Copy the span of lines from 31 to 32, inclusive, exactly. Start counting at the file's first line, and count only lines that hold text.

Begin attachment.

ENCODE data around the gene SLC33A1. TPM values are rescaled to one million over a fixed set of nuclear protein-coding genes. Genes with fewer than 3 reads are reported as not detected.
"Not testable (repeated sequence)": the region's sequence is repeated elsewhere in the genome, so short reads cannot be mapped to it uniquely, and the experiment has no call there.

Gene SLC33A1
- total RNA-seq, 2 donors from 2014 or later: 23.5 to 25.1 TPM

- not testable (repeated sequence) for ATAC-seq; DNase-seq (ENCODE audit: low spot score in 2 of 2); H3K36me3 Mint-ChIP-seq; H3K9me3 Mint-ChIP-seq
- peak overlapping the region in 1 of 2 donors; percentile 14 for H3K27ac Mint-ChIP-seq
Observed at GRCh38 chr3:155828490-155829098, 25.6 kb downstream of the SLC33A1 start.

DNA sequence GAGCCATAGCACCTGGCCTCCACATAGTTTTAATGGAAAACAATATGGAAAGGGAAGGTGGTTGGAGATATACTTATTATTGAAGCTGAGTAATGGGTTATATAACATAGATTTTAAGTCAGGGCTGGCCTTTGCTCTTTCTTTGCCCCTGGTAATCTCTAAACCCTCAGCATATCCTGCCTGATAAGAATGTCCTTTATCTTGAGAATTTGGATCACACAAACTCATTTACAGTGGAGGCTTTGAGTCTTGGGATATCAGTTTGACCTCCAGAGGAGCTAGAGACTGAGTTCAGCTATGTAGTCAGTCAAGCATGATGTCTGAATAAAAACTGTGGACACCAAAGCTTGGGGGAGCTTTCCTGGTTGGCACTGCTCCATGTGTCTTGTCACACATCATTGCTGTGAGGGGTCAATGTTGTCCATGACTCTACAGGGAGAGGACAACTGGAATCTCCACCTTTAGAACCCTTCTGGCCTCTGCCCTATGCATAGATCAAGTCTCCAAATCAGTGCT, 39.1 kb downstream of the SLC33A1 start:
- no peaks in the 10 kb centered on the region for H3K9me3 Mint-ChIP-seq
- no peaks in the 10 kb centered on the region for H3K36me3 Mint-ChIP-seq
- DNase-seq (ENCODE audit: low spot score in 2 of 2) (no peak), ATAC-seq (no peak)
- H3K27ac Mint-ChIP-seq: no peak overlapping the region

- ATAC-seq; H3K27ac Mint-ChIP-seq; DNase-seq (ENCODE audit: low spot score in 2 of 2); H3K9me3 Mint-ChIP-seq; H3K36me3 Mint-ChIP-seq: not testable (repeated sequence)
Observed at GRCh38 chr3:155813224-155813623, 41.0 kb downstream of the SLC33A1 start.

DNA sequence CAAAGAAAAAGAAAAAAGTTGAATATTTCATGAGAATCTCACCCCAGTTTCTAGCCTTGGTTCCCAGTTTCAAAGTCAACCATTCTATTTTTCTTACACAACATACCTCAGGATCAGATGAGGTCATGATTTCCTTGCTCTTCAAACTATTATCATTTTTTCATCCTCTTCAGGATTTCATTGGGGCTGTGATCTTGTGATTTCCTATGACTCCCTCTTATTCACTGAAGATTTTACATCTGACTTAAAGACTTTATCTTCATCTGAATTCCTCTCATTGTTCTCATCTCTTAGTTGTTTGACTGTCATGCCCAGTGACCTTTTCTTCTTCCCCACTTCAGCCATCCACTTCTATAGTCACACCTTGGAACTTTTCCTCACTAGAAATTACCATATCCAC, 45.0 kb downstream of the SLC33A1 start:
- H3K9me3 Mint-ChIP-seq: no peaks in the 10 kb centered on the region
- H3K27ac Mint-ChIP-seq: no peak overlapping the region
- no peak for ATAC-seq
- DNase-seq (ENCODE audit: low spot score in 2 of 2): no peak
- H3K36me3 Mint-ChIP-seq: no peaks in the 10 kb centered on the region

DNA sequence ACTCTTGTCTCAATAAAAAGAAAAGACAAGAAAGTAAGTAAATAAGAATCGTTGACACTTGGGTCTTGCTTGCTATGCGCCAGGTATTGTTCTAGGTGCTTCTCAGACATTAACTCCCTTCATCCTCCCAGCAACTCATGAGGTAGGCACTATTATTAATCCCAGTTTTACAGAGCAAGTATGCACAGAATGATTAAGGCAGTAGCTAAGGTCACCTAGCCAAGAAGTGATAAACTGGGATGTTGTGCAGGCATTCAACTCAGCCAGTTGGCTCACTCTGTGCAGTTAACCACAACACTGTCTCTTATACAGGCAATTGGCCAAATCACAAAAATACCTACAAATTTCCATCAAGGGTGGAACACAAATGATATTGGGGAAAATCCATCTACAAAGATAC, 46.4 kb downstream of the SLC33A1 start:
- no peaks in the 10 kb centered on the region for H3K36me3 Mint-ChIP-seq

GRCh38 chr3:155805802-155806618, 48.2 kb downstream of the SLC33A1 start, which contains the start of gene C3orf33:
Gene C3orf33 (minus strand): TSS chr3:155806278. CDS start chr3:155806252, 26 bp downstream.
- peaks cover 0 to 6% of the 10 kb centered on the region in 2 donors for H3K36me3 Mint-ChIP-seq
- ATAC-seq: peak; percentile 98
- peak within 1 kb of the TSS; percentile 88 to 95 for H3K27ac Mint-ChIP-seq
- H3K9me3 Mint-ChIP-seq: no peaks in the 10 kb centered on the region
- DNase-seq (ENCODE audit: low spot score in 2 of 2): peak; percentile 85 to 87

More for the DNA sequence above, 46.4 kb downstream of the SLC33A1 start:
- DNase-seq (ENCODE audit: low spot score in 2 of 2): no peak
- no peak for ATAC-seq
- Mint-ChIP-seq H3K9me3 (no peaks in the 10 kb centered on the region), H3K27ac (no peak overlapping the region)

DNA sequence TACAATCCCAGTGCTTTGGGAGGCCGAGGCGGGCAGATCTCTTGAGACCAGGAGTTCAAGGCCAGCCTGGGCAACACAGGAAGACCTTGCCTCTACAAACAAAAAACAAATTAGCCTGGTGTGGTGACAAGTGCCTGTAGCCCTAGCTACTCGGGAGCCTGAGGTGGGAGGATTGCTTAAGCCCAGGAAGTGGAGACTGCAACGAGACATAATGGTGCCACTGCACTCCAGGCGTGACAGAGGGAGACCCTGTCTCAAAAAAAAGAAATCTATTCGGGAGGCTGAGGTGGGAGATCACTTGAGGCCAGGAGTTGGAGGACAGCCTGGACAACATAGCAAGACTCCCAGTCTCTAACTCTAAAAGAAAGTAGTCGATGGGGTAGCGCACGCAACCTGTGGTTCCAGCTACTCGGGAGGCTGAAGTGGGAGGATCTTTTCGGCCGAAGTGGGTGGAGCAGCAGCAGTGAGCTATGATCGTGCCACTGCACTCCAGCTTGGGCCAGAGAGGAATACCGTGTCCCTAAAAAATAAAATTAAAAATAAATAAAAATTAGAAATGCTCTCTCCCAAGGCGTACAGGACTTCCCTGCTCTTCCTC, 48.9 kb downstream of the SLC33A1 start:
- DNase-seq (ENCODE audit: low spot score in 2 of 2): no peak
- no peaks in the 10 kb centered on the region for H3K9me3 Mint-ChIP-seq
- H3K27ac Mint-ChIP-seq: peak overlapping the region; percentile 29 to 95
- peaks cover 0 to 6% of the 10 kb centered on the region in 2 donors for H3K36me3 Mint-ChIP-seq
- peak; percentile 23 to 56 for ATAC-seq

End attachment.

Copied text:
- DNase-seq (ENCODE audit: low spot score in 2 of 2): no peak
- no peak for ATAC-seq